What is COP26?
If you have been keeping an eye on the news, you would have probably heard of the ‘26th session of the Conference of the Parties,’ shortened to COP26.
It’s one of the world’s most important international conferences that began in 1995 in Berlin. It is an annual event and this year marks the 26th gathering. This year it was hosted by the UK Government in Glasgow from 31st of October until the 12th of November.
This year roughly 30,000 negotiators, scientists, businesspeople, activists and policy makers attended, including Boris Johnson, Sir David Attenborough, Her Majesty the Queen, Pope Francis and Greta Thunberg.
In simple terms, COP26 is a battle against climate change.
Climate change is one of the biggest challenges of our time. The temperature of the planet is rising due to the amount of green house gases we are producing, this is causing a devastating impact on our planet and us.
Climate change creates a huge impact on crop growth and human health and has made many people leave their homes. As the temperature of our planet rises, sea levels are also rising and the rainfall patterns are changing, this leads to heatwaves, droughts, floods and fires.
The ‘United Nations Framework Convention on Climate Change’ in in place to tackle these impacts.
This was an agreement made by 197 countries to stabilise greenhouse gas emissions and avoid the dangers of climate change. COP26 is the main decision-making body of this framework put in place.
At the conference many countries come together to discuss how climate change will be tackled and then agree on global and national targets.
The main goals of COP26 are to work together to reach net zero carbon emissions, protect communities and natural habitats and mobilize finances.
Everything got put on standstill during the covid19 pandemic, but climate change continued, it is the ultimate threat to all of us. COP26 is in place to tackle this, to make a brighter and greener, low-carbon future.
Already countries are taking necessary steps to ensure this, making cleaner energy such as wind and solar the cheapest electricity option, making agriculture most sustainable, stopping the manufacturing of petrol or diesel vehicles and changing them to electric or hybrid, putting an end to deforestation and making poorer countries most financially stable.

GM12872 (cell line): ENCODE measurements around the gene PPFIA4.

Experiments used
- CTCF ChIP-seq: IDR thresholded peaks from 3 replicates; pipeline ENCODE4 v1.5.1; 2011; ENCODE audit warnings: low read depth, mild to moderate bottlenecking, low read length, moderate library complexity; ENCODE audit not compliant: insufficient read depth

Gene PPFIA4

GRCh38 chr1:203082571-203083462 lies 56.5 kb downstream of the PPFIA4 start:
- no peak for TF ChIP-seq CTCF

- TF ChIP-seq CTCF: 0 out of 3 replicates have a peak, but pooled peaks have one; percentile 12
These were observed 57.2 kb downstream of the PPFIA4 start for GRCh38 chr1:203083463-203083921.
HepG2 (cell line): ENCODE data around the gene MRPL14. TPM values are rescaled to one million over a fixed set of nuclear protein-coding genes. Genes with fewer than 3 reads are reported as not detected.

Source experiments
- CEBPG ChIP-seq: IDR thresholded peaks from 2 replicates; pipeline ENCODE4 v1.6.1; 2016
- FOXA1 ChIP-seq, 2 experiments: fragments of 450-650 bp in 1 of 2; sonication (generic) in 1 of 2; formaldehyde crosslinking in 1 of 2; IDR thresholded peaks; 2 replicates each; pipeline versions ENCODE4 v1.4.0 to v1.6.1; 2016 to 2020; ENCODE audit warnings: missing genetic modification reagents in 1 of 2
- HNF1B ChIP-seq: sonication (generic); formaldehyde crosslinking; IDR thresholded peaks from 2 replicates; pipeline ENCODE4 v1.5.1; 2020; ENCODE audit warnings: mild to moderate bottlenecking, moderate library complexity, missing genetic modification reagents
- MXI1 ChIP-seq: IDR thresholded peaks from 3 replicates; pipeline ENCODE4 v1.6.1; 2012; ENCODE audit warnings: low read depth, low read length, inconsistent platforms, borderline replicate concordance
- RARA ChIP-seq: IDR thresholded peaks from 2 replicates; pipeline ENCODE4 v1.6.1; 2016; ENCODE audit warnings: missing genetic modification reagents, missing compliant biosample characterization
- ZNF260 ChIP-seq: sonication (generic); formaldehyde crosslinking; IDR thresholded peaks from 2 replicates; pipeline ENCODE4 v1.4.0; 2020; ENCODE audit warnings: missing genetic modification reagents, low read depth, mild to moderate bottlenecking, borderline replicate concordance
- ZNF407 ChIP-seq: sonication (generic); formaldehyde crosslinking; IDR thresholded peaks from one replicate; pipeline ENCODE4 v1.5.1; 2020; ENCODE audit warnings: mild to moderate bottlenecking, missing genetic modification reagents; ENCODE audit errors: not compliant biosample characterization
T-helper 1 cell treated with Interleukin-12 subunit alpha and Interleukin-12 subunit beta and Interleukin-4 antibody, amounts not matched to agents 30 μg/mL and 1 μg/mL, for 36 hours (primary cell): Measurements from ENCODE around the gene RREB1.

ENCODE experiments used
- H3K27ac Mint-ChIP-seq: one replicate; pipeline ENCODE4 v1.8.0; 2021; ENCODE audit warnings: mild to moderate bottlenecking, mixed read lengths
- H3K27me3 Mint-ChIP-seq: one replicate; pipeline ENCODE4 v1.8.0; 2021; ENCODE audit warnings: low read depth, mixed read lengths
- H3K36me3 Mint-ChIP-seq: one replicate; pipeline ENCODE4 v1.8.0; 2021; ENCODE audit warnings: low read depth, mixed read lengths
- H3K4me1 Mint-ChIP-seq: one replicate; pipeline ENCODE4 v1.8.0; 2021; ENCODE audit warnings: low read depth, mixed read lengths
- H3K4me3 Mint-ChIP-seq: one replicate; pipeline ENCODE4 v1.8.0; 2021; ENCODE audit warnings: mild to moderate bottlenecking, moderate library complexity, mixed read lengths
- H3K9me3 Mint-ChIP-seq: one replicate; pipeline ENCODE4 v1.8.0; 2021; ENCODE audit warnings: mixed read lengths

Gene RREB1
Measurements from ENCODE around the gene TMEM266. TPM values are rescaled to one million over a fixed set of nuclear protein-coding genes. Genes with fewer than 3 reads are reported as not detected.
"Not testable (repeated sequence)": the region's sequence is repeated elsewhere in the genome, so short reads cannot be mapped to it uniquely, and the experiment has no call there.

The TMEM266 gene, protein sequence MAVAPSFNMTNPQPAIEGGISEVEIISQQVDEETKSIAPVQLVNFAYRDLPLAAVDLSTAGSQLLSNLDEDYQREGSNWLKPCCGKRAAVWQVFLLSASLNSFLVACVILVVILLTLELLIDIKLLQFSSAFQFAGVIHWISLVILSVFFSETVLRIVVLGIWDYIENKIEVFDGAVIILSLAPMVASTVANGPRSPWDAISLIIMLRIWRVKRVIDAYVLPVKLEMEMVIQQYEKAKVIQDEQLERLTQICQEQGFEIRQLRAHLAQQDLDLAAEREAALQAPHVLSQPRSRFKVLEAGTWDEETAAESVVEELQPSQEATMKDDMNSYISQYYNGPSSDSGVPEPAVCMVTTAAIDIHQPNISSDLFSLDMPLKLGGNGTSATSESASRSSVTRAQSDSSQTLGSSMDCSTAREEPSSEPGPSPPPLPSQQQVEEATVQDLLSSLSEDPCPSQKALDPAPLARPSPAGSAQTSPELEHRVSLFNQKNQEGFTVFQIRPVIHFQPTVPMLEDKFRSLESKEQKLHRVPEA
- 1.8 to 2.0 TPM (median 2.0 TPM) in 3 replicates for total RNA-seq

What is the UK doing?
The UK was the first country to pledge to reduce carbon emissions by 78% by 2035, aiming to completely stop the use of coal power by 2024 and end the sale of petrol and diesel vehicles by 2030.
At COP26, the UK has pledged to:
- End deforestation by 2030
- Shift away from using coal as energy and move to more environmentally friendly energy sources such as wind and solar.
- Reduce methane emissions
- Net zero emissions by 2050
- Aim for 75% of farmers to adopt low-carbon practices by 2030.
- To speed up affordable, clean technology by 2030 including zero-emissions vehicles.
Overall, over 130 countries have pledged to stop and reverse deforestation by 2030, Russia and Brazil, who cover 30% of the worlds total land covered by forest are amongst the 130 who pledged, however India, Bolivia, and Venezuela did not, these are in the top 20 countries with the largest percentage of land area covered by forest.
More than 40 countries pledged to shift away from using coal as energy. However, China was not on the list and they were responsible for 54% of global coal consumption last year.
Over 100 countries pledged to reduce methane emissions, methane is considered worse than carbon dioxide as it can trap heat in the atmosphere. The top 3 methane emitters, China, Russia and India, did not sign the deal.
More than 137 countries pledged to commit to net zero emissions.
A quote from the UKs prime minister;
“Securing a brighter future for our children and future generations requires
countries to take urgent action at home and abroad to turn the tide on climate
change. It is with ambition, courage and collaboration as we approach the
crucial COP26 summit in the UK that we can seize this moment together, so
we can recover cleaner, rebuild greener and restore our planet.”
How Green Machine Computers are helping in the battle against climate change
Since 2011 Green Machine Computers have been collecting, recycling and refurbishing tech.
Their mission is to stop tech going to landfill and reduce the amount of CO2 that is produced from manufacturing tech.
Green Machine Computers aim to reuse all the components from the tech they collect, unless the components are too outdated or broken. If the components cannot be used they are placed in to a skip and sent to a metal refiners, so everything is recycled in the correct way.
Manufacturing a brand new computer produces roughly 180kg of co2 emissions plus uses a lot of resources. When Green Machine computers refurbishes the tech they collect, they are reducing the amount of CO2 produced and use resources that are already available, plus extending the life of someone’s unwanted tech by roughly 3 years.
A lot of refurbished tech is donated to schools and charities, but some are also sold on their website.
To do your part in stopping climate change, the next time you are looking to buy yourself a new piece of tech, consider buying refurbished instead of brand new and reduce your carbon footprint!
Do your part to recycle and create a greener future.
Take a look on the Green Machine Computers Shop here; www.greenmachineit.co.uk and grab yourself a great bargain!